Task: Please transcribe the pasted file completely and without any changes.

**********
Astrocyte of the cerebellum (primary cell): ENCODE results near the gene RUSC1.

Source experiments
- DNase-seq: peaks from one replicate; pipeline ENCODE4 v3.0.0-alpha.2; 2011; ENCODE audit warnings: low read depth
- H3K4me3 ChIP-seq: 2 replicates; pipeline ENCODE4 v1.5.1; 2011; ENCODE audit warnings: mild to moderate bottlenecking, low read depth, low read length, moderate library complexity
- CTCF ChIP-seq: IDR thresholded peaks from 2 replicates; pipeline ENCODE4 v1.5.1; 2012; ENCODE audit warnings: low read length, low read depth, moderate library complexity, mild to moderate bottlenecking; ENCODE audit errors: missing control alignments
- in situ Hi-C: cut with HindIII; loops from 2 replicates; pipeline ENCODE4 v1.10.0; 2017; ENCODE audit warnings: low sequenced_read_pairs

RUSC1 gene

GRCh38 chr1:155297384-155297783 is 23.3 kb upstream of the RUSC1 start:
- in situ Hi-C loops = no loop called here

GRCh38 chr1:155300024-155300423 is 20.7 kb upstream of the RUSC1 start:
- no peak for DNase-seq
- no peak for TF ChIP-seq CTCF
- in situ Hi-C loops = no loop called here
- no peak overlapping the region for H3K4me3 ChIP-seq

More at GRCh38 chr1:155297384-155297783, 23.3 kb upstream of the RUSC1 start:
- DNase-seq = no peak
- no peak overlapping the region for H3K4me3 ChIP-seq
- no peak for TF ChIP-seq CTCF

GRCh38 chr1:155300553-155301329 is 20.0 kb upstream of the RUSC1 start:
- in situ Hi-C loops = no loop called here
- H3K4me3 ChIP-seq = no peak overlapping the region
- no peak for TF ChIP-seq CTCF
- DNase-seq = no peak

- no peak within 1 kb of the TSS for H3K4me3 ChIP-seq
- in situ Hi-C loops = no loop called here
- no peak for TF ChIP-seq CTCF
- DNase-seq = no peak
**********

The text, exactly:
Astrocyte of the cerebellum (primary cell): ENCODE results near the gene RUSC1.

Source experiments
- DNase-seq: peaks from one replicate; pipeline ENCODE4 v3.0.0-alpha.2; 2011; ENCODE audit warnings: low read depth
- H3K4me3 ChIP-seq: 2 replicates; pipeline ENCODE4 v1.5.1; 2011; ENCODE audit warnings: mild to moderate bottlenecking, low read depth, low read length, moderate library complexity
- CTCF ChIP-seq: IDR thresholded peaks from 2 replicates; pipeline ENCODE4 v1.5.1; 2012; ENCODE audit warnings: low read length, low read depth, moderate library complexity, mild to moderate bottlenecking; ENCODE audit errors: missing control alignments
- in situ Hi-C: cut with HindIII; loops from 2 replicates; pipeline ENCODE4 v1.10.0; 2017; ENCODE audit warnings: low sequenced_read_pairs

RUSC1 gene

GRCh38 chr1:155297384-155297783 is 23.3 kb upstream of the RUSC1 start:
- in situ Hi-C loops = no loop called here

GRCh38 chr1:155300024-155300423 is 20.7 kb upstream of the RUSC1 start:
- no peak for DNase-seq
- no peak for TF ChIP-seq CTCF
- in situ Hi-C loops = no loop called here
- no peak overlapping the region for H3K4me3 ChIP-seq

More at GRCh38 chr1:155297384-155297783, 23.3 kb upstream of the RUSC1 start:
- DNase-seq = no peak
- no peak overlapping the region for H3K4me3 ChIP-seq
- no peak for TF ChIP-seq CTCF

GRCh38 chr1:155300553-155301329 is 20.0 kb upstream of the RUSC1 start:
- in situ Hi-C loops = no loop called here
- H3K4me3 ChIP-seq = no peak overlapping the region
- no peak for TF ChIP-seq CTCF
- DNase-seq = no peak

- no peak within 1 kb of the TSS for H3K4me3 ChIP-seq
- in situ Hi-C loops = no loop called here
- no peak for TF ChIP-seq CTCF
- DNase-seq = no peak